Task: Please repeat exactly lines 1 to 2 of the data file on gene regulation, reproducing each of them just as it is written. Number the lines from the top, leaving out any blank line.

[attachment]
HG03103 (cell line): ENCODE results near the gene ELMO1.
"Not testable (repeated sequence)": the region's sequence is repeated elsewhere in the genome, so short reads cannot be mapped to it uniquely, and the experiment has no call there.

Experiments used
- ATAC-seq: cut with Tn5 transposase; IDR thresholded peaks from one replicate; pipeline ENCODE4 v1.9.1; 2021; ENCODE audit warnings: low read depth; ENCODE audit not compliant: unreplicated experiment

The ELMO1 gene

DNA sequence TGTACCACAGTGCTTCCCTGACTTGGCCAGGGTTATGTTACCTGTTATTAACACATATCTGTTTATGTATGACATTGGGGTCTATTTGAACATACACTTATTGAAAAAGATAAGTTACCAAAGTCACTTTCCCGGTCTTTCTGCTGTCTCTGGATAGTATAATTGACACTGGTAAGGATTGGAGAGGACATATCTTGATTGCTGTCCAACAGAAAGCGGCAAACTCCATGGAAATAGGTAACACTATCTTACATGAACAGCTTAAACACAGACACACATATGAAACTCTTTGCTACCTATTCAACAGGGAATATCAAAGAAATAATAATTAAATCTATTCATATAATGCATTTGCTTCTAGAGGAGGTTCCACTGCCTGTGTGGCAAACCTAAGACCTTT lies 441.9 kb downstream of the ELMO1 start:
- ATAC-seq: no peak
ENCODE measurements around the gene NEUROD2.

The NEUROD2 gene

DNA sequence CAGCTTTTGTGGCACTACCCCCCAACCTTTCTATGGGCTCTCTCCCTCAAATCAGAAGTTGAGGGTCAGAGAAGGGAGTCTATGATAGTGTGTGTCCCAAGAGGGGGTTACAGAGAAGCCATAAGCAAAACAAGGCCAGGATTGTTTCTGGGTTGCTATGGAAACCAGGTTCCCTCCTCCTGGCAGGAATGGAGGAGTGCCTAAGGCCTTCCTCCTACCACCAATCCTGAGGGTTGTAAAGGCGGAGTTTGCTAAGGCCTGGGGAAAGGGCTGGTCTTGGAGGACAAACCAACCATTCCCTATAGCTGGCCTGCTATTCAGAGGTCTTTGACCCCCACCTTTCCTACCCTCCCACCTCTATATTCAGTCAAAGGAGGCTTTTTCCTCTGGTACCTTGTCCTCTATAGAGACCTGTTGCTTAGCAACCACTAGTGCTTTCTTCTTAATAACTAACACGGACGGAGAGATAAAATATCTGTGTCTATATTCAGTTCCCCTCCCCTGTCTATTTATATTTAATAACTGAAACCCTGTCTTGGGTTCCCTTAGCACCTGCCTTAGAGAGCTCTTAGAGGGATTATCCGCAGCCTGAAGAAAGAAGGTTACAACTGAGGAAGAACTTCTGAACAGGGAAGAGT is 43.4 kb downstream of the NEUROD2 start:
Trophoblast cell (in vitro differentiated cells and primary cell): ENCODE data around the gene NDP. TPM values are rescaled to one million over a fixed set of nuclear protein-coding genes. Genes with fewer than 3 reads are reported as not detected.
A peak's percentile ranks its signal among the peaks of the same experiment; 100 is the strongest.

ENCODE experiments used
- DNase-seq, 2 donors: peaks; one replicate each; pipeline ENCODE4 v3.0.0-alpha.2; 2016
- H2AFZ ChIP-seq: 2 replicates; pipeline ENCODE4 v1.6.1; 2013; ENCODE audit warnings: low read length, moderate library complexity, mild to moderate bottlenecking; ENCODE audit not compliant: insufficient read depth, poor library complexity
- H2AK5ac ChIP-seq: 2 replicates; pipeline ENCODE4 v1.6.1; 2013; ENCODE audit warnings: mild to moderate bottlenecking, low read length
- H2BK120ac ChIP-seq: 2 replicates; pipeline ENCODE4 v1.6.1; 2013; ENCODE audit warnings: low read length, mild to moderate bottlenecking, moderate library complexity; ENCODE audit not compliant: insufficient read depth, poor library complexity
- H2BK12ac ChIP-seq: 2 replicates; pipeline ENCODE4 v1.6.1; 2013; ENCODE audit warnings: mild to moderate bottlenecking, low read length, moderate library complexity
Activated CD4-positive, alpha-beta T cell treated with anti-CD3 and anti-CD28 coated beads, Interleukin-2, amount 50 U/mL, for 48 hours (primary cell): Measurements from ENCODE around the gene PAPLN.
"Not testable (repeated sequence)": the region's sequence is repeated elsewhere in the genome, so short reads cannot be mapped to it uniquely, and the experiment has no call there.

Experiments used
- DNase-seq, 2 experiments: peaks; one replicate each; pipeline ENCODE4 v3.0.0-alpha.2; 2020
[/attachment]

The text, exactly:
HG03103 (cell line): ENCODE results near the gene ELMO1.
"Not testable (repeated sequence)": the region's sequence is repeated elsewhere in the genome, so short reads cannot be mapped to it uniquely, and the experiment has no call there.